Field hockey’s pull was too strong to resist for Ellie Bisceglia.
Even in the face of a seemingly mightier force—the pandemic.
It was the summer before the start at the 2020 field hockey season at Babson College in Wellesley, Massachusetts, when Bisceglia—a 2017 New Trier Township High School graduate and 2015 state field hockey champion—learned that her senior season as a BC Beaver had devolved suddenly from hopeful to canceled because of COVID-19 concerns.
But, instead of turning in her stick and uniform for good at the NCAA Division III school some 16 months ago, Bisceglia, a Kenilworth native, listened to her heart.
“I loved field hockey, and the team, so much,” she recalls. “So much so that I was willing to sacrifice the start of my business career to play one more season.
“I wasn’t ready to let go of field hockey.”
Months before graduating with a degree in business with a concentration in marketing in spring 2021, Bisceglia applied for admission to Babson College’s Graduate School. She was accepted and started a Master of Science in Management and Entrepreneurial Leadership program last fall. Bisceglia then jumped at the opportunity to compete in a fourth field hockey season; the NCAA had granted an extra year of eligibility for athletes whose senior seasons were scrubbed because of the pandemic.
“I talked with my field hockey coaches about my graduate-school plans and my desire to return to field hockey, and all were enthusiastic and supportive,” the two-time co-captain says. “But I wasn’t just excited about getting to compete again in the sport I love; I was also excited for an academic reason—going to grad school would help me narrow, and clarify, my career goals.
“Junior year,” the 22-year-old adds, “I’d taken an elective course in marketing management, as well as a brand management class. I fell in love with learning all about consumers’ perceptions of brands and why they stay loyal to certain products. I wanted to study more about those topics. Stuff like that fascinates me.”
Bisceglia’s stifling defense and array of abilities to excel on penalty corners? Stuff like that invigorated Babson College’s field hockey squad in 2021. A right back with poise and speed and sharp passing skills, the 5-foot-5 Bisceglia helped the New England Women’s and Men’s Athletic Conference champion Beavers (21-2) amass a 17-game winning streak after a 4-1 start and reach a national quarterfinal game in the NCAA Division III Tournament.
Babson College—ranked No. 3 nationally several times last fall—fell 2-0 to Trinity (Connecticut) College in an Elite Eight matchup on November 14.
“As soon as that game ended, I got emotional … good and bad,” Bisceglia remembers. “Good because I was grateful for the chance to represent Babson field hockey for a fourth season. Bad because I wanted to keep advancing. Every teammate of mine had a lot of passion and drive, from the start of our preseason in August until that national quarterfinal. I was lucky, getting to be a part of an incredible field hockey family and a super-special team.
“We weren’t the most skilled team, but we were gritty, fast, and we pushed each other. We stayed humble. I could not have been more proud of the way we came together and battled in every game.”
The daughter of Sean and Jennifer Bisceglia and primarily a soccer player before turning 10, Ellie first gripped a field hockey stick in the sixth-grade as a student at The Joseph Sears School in Kenilworth. Volleyball at Sears was the other fall sports option for female students at the time, Bisceglia notes. Jennifer had played some field hockey in her youth.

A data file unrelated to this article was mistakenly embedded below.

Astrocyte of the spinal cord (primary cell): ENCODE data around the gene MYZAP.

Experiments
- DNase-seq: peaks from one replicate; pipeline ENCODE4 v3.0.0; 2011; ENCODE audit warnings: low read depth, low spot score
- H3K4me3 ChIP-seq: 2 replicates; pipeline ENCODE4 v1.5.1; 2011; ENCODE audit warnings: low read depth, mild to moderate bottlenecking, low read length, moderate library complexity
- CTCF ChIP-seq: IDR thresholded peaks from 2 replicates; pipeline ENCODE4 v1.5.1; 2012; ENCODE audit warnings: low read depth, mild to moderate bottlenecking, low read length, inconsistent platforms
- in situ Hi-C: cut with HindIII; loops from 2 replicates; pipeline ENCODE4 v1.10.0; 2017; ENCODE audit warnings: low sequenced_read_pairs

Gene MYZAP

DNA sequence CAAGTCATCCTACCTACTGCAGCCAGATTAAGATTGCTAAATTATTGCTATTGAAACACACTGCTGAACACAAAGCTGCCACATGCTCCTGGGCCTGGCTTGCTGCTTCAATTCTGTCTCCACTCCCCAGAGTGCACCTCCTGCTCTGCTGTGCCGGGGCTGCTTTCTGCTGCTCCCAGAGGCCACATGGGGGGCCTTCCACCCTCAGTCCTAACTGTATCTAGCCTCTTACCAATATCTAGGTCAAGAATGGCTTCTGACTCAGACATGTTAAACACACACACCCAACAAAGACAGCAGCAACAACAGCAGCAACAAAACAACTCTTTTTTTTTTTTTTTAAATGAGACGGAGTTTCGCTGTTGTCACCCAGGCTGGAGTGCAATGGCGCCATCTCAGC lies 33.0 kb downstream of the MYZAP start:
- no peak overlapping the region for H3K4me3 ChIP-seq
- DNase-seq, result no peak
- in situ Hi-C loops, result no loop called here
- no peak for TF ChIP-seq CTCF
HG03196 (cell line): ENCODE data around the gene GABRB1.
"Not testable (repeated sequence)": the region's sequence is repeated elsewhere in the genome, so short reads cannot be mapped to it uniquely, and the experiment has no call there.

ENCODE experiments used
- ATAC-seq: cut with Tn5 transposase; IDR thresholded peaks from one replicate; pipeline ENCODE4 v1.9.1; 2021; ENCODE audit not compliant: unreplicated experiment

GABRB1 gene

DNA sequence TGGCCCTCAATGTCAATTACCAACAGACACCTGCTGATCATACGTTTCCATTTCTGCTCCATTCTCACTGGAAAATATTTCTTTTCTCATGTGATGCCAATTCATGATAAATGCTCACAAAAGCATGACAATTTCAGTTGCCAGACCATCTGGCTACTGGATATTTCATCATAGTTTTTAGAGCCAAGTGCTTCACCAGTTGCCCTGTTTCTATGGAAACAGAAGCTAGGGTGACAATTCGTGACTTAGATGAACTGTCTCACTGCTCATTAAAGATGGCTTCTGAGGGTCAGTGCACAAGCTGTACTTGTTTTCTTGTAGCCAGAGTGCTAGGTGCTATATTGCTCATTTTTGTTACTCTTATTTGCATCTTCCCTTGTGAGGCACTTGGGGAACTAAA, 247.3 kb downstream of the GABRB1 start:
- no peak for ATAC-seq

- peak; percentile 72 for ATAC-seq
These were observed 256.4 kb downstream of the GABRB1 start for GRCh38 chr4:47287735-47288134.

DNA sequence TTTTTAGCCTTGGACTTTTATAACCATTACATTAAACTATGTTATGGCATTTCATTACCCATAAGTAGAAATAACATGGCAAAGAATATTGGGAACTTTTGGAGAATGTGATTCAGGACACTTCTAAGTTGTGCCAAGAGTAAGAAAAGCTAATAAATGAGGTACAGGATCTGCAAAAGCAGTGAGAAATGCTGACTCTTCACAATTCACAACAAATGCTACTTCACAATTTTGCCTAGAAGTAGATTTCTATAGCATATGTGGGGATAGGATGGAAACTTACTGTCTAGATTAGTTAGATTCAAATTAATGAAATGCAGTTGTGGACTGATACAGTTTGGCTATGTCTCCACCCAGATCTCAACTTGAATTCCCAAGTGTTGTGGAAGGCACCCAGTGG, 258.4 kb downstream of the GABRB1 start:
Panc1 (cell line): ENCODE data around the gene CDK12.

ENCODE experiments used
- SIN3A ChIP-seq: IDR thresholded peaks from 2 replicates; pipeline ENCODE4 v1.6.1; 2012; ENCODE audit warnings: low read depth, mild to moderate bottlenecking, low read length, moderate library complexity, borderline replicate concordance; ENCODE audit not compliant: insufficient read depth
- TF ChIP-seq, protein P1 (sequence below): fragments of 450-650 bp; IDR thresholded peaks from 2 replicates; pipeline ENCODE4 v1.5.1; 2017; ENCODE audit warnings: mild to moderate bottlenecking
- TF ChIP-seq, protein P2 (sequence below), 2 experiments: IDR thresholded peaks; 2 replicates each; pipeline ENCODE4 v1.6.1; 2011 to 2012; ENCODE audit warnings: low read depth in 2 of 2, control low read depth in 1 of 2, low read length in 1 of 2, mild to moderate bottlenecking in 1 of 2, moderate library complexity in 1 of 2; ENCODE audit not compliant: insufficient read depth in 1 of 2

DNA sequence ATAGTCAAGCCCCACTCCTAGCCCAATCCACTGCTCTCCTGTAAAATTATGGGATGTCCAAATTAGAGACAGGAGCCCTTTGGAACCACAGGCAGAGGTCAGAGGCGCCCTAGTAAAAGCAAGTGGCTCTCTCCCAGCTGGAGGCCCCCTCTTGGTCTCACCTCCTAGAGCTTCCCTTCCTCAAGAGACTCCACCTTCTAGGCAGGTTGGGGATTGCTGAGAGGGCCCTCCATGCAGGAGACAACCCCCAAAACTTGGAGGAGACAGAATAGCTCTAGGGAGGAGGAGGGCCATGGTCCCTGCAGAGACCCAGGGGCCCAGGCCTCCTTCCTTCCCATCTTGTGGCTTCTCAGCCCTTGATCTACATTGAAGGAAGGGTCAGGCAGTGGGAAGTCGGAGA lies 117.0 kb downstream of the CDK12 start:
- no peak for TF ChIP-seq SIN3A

“I liked field hockey right away,” says Ellie, who also picked it up quickly. She has a twin brother, Chris, and an older brother, 25-year-old Jack. All three Bisceglia siblings are highly competitive.
“I wanted to win, in everything,” says Bisceglia, also a sailing buff. “Just like my brothers did. That helped me tremendously as an athlete, growing up with Chris and Jack.”
Bisceglia played lacrosse, in addition to field hockey, at New Trier. But she focused on field hockey and powerlifting in her senior year at the Winnetka school.
“I got to play for a legendary field hockey coach (Stephanie Nykaza), who built such a great team culture, year in and year out,” says Bisceglia, whose sports inspirations include tennis megastar Serena Williams and former World Cup alpine ski racer Lindsey Vonn, who won four World Cup overall championships.
Bisceglia then threw herself into staying fit as a freshman at Babson, in part because a classmate and good friend never stopped suggesting, “Let’s walk,” or, “Let’s run,” or, “Let’s lift.”
Bisceglia played in six field hockey games as a Babson freshman in 2017, a year after the program reached the Final Four of the NCAA Division III National Tournament. She saw action in 13 games, three as a starter, in 2018, before earning a starting nod in all 24 games as a junior, when she had two assists and helped the Beavers record seven shutouts in a 19-5 season.
Bisceglia wouldn’t mind making another return—this one having nothing to do with field hockey—in the near future. It would involve a job.
And a special part of the country.
“I would absolutely love to land a job in brand management in the Chicago area after completing my graduate work,” Bisceglia says. “Who knows? Maybe I’ll get to work in the consumer packaged goods industry, not far from my hometown.
“It would be exciting and scary at the same time,” she adds. “But I know I’ll be ready for whatever’s next for me. I’m super happy now, and I’m in a good place.”
Suiting up for Babson College’s memorable 2021 field hockey season put her there.